LAS VEGAS — Every year at this time the sound of digital distribution of video entertainment content threatens to hasten the demise of the Blu-ray Disc player, and every year the last bastion of physical media digs in its heels a little deeper.
And the case appears to be the same headed into 2013. Andy Parsons, Blu-ray Disc Association promotions group chairperson and Pioneer Electronics senior VP, told TWICE the prospects for the sustained vitality of the trusty disc player look brighter in light of a possible new enhancement to the Blu-ray Disc standard supporting Ultra High-Definition on the way, the growing use of Blu-ray players to access digitally distributed content, and rockbottom player pricing making consumers an offer that many can’t refuse.
According to the Digital Entertainment Group (DEG) and Screen Digest, more than 50 million U.S. households now have Blu-ray Disc playback capability, up 42 percent from a year ago, Parsons said.
“We see no reason to expect any sort of slowdown in player sales, since players are so affordable now and offer so much bang for the buck feature-wise … It’s the best value in home entertainment today,” he said.
In software, Parsons pointed to a 20 percent increase in catalog Blu-ray Disc title sales in 2012 as another promising sign for physical media, because, he said, it is “a sign that people decided to invest in content that they may already own in lower-resolution formats. This is excellent news, as it shows that the value of high-definition video, and sound is becoming more and more obvious to mainstream consumers.”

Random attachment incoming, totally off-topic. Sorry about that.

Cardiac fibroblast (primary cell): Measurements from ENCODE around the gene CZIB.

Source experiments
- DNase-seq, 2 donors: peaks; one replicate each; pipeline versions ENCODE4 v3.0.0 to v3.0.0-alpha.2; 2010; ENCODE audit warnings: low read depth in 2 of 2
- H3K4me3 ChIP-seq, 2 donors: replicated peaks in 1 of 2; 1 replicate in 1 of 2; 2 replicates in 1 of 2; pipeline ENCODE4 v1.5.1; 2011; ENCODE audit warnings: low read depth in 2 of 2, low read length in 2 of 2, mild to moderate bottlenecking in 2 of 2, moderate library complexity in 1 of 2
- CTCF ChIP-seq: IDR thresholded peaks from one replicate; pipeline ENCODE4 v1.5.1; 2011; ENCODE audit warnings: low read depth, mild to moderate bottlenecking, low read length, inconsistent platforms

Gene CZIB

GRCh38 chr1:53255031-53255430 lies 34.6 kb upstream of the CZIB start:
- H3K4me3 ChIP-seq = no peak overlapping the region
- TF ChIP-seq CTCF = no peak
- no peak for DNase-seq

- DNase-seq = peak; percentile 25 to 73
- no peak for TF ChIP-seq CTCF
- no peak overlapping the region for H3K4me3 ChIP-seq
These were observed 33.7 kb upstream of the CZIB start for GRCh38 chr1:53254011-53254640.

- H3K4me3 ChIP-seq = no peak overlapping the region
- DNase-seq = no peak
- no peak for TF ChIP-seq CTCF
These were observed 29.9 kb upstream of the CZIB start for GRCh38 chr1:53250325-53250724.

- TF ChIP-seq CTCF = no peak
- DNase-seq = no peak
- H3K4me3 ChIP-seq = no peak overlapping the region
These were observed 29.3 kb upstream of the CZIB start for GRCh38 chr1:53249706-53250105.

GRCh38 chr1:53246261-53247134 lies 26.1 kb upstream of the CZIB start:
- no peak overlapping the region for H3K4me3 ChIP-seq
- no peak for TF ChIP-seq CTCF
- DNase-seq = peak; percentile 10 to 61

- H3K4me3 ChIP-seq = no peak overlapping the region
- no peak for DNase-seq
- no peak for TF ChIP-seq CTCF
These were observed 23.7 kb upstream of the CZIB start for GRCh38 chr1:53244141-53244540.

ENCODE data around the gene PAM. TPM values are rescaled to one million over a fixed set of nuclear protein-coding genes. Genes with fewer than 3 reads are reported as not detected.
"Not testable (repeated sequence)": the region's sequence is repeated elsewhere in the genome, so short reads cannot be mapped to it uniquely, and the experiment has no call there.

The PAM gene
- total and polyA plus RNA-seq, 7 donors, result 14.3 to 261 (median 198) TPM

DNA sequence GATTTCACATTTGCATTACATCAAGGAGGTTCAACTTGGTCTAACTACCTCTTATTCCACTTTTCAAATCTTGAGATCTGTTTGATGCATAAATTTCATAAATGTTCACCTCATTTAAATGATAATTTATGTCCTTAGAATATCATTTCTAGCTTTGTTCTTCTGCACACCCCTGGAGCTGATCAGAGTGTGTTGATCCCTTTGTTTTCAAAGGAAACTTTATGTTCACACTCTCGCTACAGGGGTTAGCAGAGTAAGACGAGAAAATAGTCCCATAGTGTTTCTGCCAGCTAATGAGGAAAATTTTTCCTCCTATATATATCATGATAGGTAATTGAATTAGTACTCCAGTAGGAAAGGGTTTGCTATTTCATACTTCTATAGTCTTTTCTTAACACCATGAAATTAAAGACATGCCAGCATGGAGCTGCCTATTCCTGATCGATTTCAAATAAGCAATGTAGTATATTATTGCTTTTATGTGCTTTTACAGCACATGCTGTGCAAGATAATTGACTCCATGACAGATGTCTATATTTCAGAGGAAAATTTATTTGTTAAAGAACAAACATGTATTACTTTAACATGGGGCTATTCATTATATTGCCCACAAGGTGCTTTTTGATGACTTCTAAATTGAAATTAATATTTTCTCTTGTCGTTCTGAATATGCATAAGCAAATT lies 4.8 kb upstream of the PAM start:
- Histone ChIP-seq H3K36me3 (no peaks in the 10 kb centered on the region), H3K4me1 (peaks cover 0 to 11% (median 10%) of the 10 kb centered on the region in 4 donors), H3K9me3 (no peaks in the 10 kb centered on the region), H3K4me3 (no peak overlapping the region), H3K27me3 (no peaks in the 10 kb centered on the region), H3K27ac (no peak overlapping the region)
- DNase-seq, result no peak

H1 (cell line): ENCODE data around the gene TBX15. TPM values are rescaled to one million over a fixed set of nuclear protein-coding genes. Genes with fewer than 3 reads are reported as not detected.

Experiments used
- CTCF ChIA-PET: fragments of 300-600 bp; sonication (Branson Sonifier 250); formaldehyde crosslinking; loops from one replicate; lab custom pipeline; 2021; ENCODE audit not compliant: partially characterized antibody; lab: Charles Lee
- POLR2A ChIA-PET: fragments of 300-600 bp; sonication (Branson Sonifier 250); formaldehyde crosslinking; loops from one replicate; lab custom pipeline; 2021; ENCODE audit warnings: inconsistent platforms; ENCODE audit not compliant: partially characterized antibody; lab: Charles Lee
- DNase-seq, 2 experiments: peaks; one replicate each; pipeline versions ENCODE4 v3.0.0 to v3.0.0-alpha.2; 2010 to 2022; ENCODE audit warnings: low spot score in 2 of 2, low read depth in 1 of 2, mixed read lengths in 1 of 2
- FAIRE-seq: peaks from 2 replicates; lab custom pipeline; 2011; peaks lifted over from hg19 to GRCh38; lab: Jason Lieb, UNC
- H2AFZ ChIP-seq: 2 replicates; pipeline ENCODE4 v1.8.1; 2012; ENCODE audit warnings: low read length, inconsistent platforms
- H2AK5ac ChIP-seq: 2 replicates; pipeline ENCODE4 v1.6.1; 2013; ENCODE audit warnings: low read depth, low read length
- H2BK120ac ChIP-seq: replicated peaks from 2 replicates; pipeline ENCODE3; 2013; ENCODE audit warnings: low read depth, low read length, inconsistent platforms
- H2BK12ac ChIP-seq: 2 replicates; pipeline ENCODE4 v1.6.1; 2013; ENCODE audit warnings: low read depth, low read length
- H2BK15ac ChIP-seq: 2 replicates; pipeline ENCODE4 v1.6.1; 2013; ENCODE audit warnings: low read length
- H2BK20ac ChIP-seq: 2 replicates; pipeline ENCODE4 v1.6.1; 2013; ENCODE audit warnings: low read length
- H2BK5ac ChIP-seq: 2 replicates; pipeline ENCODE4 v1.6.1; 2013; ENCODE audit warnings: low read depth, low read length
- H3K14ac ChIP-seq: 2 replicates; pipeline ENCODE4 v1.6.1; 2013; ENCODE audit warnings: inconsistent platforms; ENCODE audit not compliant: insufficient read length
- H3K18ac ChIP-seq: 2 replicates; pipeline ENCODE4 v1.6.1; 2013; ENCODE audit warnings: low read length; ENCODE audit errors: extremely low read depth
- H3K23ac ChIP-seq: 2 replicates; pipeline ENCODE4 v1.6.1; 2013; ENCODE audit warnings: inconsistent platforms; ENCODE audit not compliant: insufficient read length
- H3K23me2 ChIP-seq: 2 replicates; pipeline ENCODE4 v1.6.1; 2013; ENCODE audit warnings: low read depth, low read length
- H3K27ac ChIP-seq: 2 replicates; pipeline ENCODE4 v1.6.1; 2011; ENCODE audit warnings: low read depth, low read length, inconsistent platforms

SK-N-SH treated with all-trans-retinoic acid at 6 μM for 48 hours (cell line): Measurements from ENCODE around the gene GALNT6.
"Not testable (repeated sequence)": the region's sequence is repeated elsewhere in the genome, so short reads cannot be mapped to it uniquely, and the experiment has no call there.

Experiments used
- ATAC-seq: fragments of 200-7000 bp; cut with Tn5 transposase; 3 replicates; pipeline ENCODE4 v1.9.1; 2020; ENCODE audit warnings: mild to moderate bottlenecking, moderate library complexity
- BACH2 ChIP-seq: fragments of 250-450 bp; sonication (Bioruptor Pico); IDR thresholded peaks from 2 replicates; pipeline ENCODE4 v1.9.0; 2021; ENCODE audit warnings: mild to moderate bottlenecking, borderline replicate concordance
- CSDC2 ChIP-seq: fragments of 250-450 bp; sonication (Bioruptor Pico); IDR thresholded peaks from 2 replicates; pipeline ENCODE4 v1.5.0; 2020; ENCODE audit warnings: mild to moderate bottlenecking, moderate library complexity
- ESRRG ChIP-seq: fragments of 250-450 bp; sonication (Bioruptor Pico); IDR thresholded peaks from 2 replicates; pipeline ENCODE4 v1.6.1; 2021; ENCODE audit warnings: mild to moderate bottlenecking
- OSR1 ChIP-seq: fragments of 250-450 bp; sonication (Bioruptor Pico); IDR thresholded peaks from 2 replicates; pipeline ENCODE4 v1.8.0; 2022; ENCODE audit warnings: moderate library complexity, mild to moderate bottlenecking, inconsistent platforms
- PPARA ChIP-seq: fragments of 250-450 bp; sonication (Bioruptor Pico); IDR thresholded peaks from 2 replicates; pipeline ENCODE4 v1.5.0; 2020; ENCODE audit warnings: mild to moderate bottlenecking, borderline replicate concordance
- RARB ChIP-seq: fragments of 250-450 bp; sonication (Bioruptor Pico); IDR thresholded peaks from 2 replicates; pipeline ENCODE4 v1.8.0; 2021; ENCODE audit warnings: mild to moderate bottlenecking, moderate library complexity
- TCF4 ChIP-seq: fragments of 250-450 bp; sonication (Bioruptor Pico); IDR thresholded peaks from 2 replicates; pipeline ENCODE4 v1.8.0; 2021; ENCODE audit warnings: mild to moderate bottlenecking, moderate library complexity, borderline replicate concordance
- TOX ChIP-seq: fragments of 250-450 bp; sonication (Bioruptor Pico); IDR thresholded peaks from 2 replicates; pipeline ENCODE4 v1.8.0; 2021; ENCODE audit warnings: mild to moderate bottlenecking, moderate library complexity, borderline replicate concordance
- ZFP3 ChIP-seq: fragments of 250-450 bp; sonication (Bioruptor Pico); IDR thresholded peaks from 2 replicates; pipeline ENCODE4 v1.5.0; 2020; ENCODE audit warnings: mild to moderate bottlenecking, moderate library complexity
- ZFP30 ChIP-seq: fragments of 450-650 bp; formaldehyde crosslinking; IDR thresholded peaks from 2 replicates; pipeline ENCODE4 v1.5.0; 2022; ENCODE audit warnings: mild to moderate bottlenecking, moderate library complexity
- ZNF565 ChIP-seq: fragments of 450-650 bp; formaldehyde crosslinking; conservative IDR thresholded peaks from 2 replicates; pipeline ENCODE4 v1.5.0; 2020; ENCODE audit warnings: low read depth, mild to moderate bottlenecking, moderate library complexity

Parsons pointed out that Hollywood studios invested in producing “excellent restorative work on some classic films that are must-haves for everyone.”
“For 2013, I think the collectible catalog trend will continue to build momentum, as Blu-ray is really the best way to own a film you care about,” he said. “I continue to see comments posted on discussion forums from people who say they prefer discs over streaming for the films they enjoy the most.”
Parsons said that the rapid growth of digital content streaming as method for home movie viewing has produced no detectable impact on the popularity of Blu-ray Disc viewing.
“Many [consumers] are really getting behind Ultraviolet [UV] now, and I think you’ll see a strong push for this in 2013. But the key point is that UV is complementary to Blu-ray, and no one should be thinking of it as a replacement. Watching a film on your home-theater system begs for Blu-ray-quality picture and sound, while watching it on your tablet needs a solution like Ultraviolet or Digital Copy.”
Parsons added that with streaming services there is no guarantee that a favorite film that was there six months ago will be there now.
“But with Blu-ray, the benefits of ownership become clear, because it’s always there for you — and ‘there’ means a lot more places when UV and Digital Copy versions are included,” he said, adding that streaming and packaged media “should coexist for many years to come.”